21 Mar

Why elections are less exciting this time?

(Warning: Post is about Indian politics and International readers can likely skip the post unless interested in Indian politics)

After the recent announcement of General Elections as well as tensions on relations with Pakistan, the whole environment is getting so political. News channels are full of people screaming about the party, the leader they support while the level of discourse has got to a very low level.

I must admit I was much more excited about elections back in 2014 as compared to now and I feel that is the case with many other people around me.

Some thoughts

  1. BJP Performed really well in 2014 elections and it’s very likely they will get fewer seats as compared to 2014. The NDA Govt in 2014 was the first govt I saw in my lifetime which had a full majority in the Lok Sabha and it was first non-Congress full majority Govt. country has ever seen. Whether or not BJP gets a majority again and Prime Minister Modi continues is to be seen but in terms of the direction of the things, it’s unlikely that they will get the same level of seats as they had in past.
  2. It was amazing to see someone (non-Congress) related Govt. coming to power but it disappointed as still a lot of things did not work well. Thus we are forced to ask ourselves if a ring wing govt. in full majority with their choice of the President of India, cannot solve the Kashmir issue and end article 370, who else will? Likely no one.
  3. The high stress on building Ram Mandir on disputed land does not add anything substantial.
  4. BJP did play like Congress on issues of loan waivers. There’s still no clear policy on the farming sector distress.
  5. BJP Govt. in the centre did overall okish (and good by the standards of the previous govt) but their leadership in my state (Haryana) was a total failure. In a safe and secure state like Haryana, we faced incidents of riot or riot-like situation. First the Rampal arrest case, next Jat reservation riots and lastly Ram Rahim’s arrest and burning of Panchkula as part of it. Though there have been allegations of issues being related to mismanagement by the previous Govt. as well as certain leaders but BJP cannot run away from its responsibility of running administration in a state. They performed really poorly in Haryana and that caused loss of life as well as damage worth billions of dollars.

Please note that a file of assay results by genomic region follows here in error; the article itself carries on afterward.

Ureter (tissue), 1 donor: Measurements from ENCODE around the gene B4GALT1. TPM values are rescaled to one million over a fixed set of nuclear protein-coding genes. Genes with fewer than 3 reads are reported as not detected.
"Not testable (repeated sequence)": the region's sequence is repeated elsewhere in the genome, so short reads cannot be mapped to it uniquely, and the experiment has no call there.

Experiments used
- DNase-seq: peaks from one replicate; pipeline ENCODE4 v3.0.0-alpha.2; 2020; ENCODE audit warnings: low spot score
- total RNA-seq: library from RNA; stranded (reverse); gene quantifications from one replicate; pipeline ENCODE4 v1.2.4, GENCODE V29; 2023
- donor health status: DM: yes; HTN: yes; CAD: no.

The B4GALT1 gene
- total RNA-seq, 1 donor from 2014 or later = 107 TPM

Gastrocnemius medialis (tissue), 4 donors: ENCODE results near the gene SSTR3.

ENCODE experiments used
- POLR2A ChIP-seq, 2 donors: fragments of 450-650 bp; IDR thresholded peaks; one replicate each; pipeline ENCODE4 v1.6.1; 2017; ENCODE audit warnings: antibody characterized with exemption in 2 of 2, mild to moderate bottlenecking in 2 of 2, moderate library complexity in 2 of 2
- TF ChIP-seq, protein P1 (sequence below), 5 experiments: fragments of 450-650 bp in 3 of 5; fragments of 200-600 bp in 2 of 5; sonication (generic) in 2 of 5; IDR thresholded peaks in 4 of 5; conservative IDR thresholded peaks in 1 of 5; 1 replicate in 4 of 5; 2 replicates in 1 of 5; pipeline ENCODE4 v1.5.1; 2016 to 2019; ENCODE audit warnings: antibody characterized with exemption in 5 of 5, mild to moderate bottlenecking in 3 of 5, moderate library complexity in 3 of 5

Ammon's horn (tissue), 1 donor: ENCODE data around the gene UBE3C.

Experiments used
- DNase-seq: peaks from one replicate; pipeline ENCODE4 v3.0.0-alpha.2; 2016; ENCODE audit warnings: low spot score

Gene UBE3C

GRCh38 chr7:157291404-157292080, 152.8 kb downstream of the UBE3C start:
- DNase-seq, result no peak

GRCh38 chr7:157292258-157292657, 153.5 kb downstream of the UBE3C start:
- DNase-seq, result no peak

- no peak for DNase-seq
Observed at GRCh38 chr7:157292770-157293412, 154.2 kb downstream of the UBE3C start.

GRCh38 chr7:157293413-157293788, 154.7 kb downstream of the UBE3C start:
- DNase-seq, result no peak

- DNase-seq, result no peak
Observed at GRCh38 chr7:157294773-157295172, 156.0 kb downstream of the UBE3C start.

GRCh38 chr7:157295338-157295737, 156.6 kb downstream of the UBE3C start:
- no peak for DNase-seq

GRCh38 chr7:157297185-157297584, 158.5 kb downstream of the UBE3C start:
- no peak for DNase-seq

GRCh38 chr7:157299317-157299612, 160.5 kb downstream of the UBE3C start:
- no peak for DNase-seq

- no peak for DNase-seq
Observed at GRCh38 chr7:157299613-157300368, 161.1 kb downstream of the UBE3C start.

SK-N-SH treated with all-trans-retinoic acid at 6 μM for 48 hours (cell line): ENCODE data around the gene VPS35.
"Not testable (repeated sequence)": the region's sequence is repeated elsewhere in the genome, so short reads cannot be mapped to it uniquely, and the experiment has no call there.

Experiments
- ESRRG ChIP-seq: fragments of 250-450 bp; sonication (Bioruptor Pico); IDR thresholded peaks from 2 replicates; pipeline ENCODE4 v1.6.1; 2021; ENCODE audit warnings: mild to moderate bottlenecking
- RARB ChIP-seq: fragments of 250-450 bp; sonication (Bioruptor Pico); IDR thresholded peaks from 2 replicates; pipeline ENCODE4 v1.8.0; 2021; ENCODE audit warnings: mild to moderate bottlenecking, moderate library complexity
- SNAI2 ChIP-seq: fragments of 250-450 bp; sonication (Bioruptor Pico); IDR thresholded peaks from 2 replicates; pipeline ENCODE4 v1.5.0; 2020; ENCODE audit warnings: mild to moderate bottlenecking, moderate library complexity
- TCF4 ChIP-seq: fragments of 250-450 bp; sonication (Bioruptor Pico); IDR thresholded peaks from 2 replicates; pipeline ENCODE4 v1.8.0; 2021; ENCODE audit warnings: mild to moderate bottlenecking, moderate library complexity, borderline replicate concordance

6. BJP did handle the Uri attack as well as Pulwama attack quite well with responses such as Surgical strike as well as targetted attacks at terrorist posts recently but they totally screwed up the whole thing by turning it to political. Why now in 2019 we are even talking so much about war, nuclear power and what not? The focus should have been on isolating our borders and fence them + add smart tech to take care of places where fencing can’t be done. Last news was that it would be finished by Dec 2018. No update so far on this project. Thus in all the noise of “teaching Pakistan a lesson,” we are missing on key issues which matter.
  7. A large section of our population fails to understand that war is not the ultimate solution because if war happens it’s likely that we will win (with a lot of collateral damages). What next? Well, nothing. Both leaders will sit on a table and will do a Tashkent like agreement. If one goes super aggressive and assuming takes down the leadership of Pakistan (including army leadership) what next? Again, nothing. What will you do with 19 crore population? Do we really want that? Thus there are limited options we have – keep our land safe (keep borders protected), hope & work towards ensuring that democratic institutions become stronger in Pakistan and the incentive for a section of leadership to take an aggressive stand with India are being cut down. Are we working on that? Can’t say. Our home minister recently said in a political rally that our forces crossed LoC thrice and he cannot talk about the third case (news here). Why this is even a subject of a political rally? A large section of leaders around Prime Minister Modi are sounding as arrogant as ministers used to sound in the UPA time.